Bulukumba: The highest profile land dispute during 2003 was the struggle of indigenous people in Bulukumba district, South Sulawesi, to reclaim their land from plantation company PT London Sumatra Indonesia (PT Lonsum). In July, three farmers were killed and several others wounded when special forces police (Brimob) used firearms to break up a protest. Thirty six farmers were detained and five received prison sentences of several months (see DTE 59). NGOs supporting the victims have launched a campaign to release them. In January 2004, local community organisations, the Kajang Indigenous Alliance (AMAT) and the Kajang Peasants Union (SPK), staged a three-day protest at the provincial assembly parliament, calling for PT Lonsum to be shut down. They asserted once again that they were the rightful owners of the land, and demanded that the government recognise their rights. (For more information visit - and see indigenous peoples article this issue.

Garut: On August 11, 2003, more than 60 peasant farmers were arrested by security forces in Garut, West Java, under 'Operation Wanalaga Lodaya'. The action was taken ostensibly to clear the Sancang Nature Reserve in South Garut. However, local groups suspect that the real reason was to clamp down on the activities of local peasant groups who have been struggling for several years to reclaim lands in the area. The security forces included members of Brimob, as well as local police and forestry officials. Crops, field huts and other property were destroyed in the raids. The disputed land in Garut had been taken over by state-owned forestry company Perhutani and large plantation companies. Perhutani has been involved in a number of violent incidents against local communities attempting to reclaim lands - see below. In November 2001, 47 peasants were arrested in Cibaliung, Banten, followed by more arrests the following year, because they were attempting to reclaim their land from Perhutani. This was also seen as a systematic effort by the state to clamp down on peasant activism. See DTE 55 and 52 for more background.) (Solidaritas untuk Petani Garut, 14/Aug/03)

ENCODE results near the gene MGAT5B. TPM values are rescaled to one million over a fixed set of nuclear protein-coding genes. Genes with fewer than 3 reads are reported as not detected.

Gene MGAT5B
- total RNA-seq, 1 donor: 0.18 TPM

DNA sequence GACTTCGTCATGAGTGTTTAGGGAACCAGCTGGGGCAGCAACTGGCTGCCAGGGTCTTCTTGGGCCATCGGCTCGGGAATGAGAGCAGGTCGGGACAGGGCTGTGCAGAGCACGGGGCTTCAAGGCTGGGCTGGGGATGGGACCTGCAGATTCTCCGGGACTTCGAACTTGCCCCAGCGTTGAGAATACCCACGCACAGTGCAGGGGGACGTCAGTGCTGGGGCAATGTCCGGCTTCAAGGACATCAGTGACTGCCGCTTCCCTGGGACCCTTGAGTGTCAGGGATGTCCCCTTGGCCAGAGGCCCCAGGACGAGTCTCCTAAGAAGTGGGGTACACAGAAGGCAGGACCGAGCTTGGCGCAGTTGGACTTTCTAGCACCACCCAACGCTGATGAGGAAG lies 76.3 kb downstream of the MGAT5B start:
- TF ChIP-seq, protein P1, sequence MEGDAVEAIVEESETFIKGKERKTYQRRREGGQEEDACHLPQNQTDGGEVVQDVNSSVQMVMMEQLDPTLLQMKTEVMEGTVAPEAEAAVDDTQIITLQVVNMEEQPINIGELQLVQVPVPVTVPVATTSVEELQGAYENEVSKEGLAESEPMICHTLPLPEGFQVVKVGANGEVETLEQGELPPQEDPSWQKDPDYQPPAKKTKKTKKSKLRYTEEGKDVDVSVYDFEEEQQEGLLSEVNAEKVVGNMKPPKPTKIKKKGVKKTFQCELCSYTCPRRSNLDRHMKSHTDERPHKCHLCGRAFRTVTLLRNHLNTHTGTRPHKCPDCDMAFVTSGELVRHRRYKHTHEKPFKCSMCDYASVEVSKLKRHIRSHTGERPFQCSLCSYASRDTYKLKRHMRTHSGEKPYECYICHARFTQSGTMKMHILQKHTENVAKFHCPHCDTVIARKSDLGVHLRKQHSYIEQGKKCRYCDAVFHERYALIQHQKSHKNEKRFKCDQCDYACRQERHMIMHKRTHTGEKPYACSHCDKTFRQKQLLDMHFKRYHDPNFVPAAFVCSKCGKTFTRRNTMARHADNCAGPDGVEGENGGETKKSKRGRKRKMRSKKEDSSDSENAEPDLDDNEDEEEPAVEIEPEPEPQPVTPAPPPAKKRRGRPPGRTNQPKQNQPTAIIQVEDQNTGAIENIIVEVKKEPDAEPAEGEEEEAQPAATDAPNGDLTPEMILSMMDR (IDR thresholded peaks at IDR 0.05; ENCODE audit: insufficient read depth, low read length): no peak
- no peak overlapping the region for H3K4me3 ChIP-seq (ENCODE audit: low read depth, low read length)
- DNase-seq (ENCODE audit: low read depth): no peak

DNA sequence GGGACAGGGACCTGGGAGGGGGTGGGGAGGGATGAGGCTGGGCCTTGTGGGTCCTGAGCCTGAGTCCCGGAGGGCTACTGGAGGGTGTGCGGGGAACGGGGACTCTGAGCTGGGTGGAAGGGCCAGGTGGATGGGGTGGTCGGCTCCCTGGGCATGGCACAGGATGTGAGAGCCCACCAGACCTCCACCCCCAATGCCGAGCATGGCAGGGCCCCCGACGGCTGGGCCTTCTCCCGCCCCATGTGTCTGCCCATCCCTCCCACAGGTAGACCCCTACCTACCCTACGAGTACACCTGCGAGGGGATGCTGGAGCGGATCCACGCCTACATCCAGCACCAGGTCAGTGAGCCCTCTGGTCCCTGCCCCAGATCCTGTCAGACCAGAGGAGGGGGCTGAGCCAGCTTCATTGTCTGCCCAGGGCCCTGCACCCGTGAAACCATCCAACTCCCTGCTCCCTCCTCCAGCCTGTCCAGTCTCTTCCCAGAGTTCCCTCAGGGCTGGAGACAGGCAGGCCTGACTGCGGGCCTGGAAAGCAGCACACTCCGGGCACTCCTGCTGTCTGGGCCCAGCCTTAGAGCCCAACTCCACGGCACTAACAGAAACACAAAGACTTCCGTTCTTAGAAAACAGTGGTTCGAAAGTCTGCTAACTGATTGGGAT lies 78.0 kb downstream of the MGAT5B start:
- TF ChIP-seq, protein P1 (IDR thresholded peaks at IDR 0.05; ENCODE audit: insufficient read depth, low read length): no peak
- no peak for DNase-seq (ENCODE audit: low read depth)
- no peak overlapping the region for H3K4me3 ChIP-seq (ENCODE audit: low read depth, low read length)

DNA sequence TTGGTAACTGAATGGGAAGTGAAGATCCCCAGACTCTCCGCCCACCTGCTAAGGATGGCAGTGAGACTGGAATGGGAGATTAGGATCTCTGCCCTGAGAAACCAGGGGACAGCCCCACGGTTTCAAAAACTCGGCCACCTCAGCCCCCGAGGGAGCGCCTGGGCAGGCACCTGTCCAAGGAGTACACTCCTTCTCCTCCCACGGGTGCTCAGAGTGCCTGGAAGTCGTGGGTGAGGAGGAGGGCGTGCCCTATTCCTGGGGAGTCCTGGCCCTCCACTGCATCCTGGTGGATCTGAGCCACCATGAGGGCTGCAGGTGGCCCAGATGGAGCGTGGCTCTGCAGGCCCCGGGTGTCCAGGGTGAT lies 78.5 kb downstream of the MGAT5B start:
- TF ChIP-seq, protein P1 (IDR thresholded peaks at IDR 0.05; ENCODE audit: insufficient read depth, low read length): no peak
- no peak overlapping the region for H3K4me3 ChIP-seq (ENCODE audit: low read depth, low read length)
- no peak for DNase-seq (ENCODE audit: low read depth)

Banggai: Five local people were arrested in Banggai district, Central Sulawesi, in September 2003, when trying to reclaim land taken over by a plantation company, PT Delta Subur Permai, owned by the Raja of Banggai, Hideo Amir. The security forces also destroyed the farmers' property in the latest of a series of incidents during 2002-2003. (WALHI Sulteng, email 23/Sep/03)

Kupang: Students protested at the East Nusa Tenggara provincial governor's office in Kupang in October against the clearing of community-owned coffee plantations. They said the Manggarai district head should be held responsible for destroying 1,140 ha of coffee crops in 9 subdistricts which were the only source of income for many local farmers. The Manggarai district administration says the coffee plantations were on state forest land. (Jakarta Post 21/Oct/03)

*In 2001 KPA published a report on post-Suharto human rights abuses in land disputes - see DTE 52

(Source: Jakarta Post 1/Aug/03; 24&25/Sep/03)


Violent evictions in Jakarta

Hired thugs joined police in carrying out a series of violent evictions in West Jakarta late in 2003, leaving thousands homeless and dozens of people injured. NGOs have called for the Jakarta Governor to be held to account, and for an investigation by the national human rights commission. The Jakarta administration has said it will continue with the evictions. The Urban Poor Consortium has proposed a scheme for land-sharing in the capital, to accommodate the growing number of urban poor, many of whom are forced out of rural areas due to increasing land poverty there.
(Source: Jakarta Post 9/Oct/03)